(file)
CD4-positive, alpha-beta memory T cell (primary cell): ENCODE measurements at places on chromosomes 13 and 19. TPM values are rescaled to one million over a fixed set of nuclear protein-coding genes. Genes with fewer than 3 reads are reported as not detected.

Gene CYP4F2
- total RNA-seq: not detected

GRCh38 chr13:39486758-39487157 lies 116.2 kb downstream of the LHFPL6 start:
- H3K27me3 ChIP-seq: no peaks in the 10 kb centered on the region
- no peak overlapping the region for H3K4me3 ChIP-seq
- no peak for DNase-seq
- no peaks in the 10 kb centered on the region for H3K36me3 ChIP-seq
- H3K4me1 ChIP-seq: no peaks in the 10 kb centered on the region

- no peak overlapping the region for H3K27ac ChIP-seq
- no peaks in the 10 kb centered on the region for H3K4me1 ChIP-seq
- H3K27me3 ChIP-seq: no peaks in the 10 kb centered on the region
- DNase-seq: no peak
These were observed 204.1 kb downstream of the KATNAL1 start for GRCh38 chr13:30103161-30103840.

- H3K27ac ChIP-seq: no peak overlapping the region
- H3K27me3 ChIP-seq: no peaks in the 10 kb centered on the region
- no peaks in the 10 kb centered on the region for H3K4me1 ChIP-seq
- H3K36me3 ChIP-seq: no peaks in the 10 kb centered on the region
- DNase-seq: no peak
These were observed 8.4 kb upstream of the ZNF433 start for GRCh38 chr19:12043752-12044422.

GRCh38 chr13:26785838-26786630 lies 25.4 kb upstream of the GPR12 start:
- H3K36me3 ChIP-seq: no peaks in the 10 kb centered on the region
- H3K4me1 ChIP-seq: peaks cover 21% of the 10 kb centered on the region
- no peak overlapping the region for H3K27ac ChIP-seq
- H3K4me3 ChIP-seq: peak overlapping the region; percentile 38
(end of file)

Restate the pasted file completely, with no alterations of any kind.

CD4-positive, alpha-beta memory T cell (primary cell): ENCODE measurements at places on chromosomes 13 and 19. TPM values are rescaled to one million over a fixed set of nuclear protein-coding genes. Genes with fewer than 3 reads are reported as not detected.

Gene CYP4F2
- total RNA-seq: not detected

GRCh38 chr13:39486758-39487157 lies 116.2 kb downstream of the LHFPL6 start:
- H3K27me3 ChIP-seq: no peaks in the 10 kb centered on the region
- no peak overlapping the region for H3K4me3 ChIP-seq
- no peak for DNase-seq
- no peaks in the 10 kb centered on the region for H3K36me3 ChIP-seq
- H3K4me1 ChIP-seq: no peaks in the 10 kb centered on the region

- no peak overlapping the region for H3K27ac ChIP-seq
- no peaks in the 10 kb centered on the region for H3K4me1 ChIP-seq
- H3K27me3 ChIP-seq: no peaks in the 10 kb centered on the region
- DNase-seq: no peak
These were observed 204.1 kb downstream of the KATNAL1 start for GRCh38 chr13:30103161-30103840.

- H3K27ac ChIP-seq: no peak overlapping the region
- H3K27me3 ChIP-seq: no peaks in the 10 kb centered on the region
- no peaks in the 10 kb centered on the region for H3K4me1 ChIP-seq
- H3K36me3 ChIP-seq: no peaks in the 10 kb centered on the region
- DNase-seq: no peak
These were observed 8.4 kb upstream of the ZNF433 start for GRCh38 chr19:12043752-12044422.

GRCh38 chr13:26785838-26786630 lies 25.4 kb upstream of the GPR12 start:
- H3K36me3 ChIP-seq: no peaks in the 10 kb centered on the region
- H3K4me1 ChIP-seq: peaks cover 21% of the 10 kb centered on the region
- no peak overlapping the region for H3K27ac ChIP-seq
- H3K4me3 ChIP-seq: peak overlapping the region; percentile 38